Freelance Standard Project Agreements
Liz Andrade over at CMD+Shift Design has a post about freelancer’s standard terms and policies. When I started freelancing I would pretty much bend over backwards to accomodate some of my first clients. Over the years I came to realize that not only is this not profitable, but it also teaches you to hate your job—fter all isn’t that what you do in a 9-5? I have learned the value of starting projects with a standard project agreement. I use the word agreement mostly because it makes it easy for me to talk about an agreement more than a contract, but I suppose that you can call it what ever you want. The important thing is to have one.
As Liz points out, the most difficult thing about an agreement/contract is not writing it, but sticking to it. There is really no secret on how to do it, you just have to do it. When I am dealing with a large project I make a calendar based on the dates specified in my agreement and always make sure to set reminders for myself a few days before a milestone is due and I use the same calendar to send friendly reminders to the client if something that they are responsible for is due as well.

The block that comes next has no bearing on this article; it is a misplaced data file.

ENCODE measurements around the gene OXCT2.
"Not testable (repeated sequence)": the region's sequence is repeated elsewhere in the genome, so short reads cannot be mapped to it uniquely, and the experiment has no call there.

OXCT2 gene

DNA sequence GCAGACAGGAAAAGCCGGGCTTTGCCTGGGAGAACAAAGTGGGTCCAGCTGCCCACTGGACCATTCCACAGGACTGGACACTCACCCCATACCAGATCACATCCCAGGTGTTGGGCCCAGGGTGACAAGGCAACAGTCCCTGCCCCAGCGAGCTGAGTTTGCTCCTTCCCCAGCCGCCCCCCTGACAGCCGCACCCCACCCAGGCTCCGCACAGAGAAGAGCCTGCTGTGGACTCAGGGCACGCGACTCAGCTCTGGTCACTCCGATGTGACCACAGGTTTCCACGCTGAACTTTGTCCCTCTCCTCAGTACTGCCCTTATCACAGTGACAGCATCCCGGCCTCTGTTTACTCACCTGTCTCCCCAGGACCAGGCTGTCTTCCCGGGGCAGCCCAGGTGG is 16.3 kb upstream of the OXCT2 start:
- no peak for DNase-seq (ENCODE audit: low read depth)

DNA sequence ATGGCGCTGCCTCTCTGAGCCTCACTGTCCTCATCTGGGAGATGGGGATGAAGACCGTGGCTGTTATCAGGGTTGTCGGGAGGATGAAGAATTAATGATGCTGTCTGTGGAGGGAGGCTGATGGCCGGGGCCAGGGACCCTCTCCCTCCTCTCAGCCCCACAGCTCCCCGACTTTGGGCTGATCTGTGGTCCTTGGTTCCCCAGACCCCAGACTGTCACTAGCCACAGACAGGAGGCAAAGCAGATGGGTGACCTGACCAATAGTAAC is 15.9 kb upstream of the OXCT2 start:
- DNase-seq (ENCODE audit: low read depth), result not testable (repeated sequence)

I don’t use my agreement with clients with whom I have a working relationship with. Instead we agree on due dates and other timelines, but there is always an expectation of when something is due.
Writing a standard agreement can be daunting, but it really doesn’t have to be. If you think about it, all you are doing is simply putting in writing how you are willing to work, what you expect in return for your work and what your client should expect from you. Below is a link to my standard project agreement in .pdf format. Feel free to use it as you set out to write your own. It is always a good idea to have a lawyer look it over though.